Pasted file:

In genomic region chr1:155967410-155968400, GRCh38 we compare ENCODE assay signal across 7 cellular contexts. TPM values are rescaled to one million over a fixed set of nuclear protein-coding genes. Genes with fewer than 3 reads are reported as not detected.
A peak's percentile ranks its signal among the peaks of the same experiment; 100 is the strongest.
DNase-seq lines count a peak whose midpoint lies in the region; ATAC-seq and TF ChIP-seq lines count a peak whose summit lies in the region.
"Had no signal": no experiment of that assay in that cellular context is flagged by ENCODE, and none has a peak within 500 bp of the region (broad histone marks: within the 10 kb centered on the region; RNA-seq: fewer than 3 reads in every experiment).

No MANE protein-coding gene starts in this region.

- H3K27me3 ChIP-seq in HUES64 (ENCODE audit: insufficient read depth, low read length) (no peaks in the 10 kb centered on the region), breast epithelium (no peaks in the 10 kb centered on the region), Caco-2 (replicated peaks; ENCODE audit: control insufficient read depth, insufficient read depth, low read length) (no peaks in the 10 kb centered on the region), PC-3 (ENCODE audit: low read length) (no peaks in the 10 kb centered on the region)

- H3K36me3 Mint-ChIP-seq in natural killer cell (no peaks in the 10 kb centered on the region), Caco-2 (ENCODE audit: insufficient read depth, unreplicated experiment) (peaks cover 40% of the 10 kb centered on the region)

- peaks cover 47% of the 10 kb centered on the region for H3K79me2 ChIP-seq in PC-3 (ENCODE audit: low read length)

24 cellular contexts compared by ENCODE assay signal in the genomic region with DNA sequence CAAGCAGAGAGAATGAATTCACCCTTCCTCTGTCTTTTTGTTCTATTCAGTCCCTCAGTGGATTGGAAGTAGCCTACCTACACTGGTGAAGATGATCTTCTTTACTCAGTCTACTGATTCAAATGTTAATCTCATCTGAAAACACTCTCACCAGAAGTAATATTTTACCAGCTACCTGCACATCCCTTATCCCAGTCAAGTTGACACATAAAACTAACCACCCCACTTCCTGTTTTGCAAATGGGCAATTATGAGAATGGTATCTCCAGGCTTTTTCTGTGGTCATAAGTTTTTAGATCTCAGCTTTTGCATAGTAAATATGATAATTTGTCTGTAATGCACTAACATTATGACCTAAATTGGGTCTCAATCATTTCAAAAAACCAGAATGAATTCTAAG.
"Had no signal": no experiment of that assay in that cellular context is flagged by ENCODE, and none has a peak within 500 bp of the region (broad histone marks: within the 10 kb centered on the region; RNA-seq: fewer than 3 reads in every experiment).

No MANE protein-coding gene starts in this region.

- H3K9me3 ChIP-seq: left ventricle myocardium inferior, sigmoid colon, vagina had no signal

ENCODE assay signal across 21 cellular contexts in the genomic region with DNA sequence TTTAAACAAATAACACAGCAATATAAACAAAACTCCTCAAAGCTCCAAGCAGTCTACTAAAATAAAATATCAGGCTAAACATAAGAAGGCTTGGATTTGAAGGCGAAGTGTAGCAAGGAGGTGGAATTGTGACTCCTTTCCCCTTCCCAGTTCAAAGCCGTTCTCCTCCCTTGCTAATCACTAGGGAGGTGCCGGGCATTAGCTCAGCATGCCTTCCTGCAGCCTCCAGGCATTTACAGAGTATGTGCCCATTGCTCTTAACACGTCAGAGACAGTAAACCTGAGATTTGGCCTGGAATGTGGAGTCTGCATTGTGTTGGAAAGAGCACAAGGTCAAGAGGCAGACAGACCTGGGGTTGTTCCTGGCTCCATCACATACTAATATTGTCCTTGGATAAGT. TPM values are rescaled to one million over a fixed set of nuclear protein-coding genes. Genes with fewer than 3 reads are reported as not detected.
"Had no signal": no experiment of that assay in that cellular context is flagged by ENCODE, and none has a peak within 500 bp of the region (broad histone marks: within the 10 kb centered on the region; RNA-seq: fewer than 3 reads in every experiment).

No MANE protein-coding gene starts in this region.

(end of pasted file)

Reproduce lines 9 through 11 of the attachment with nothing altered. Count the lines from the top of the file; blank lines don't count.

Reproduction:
24 cellular contexts compared by ENCODE assay signal in the genomic region with DNA sequence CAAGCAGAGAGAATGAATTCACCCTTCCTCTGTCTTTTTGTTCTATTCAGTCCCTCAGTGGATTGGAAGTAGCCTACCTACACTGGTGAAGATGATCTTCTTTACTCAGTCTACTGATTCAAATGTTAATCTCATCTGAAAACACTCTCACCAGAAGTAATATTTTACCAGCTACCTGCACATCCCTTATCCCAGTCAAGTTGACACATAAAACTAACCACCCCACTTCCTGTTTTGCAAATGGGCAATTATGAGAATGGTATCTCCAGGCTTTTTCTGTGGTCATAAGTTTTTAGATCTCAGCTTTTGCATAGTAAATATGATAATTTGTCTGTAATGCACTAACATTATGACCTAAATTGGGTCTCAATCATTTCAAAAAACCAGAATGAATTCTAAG.
"Had no signal": no experiment of that assay in that cellular context is flagged by ENCODE, and none has a peak within 500 bp of the region (broad histone marks: within the 10 kb centered on the region; RNA-seq: fewer than 3 reads in every experiment).

No MANE protein-coding gene starts in this region.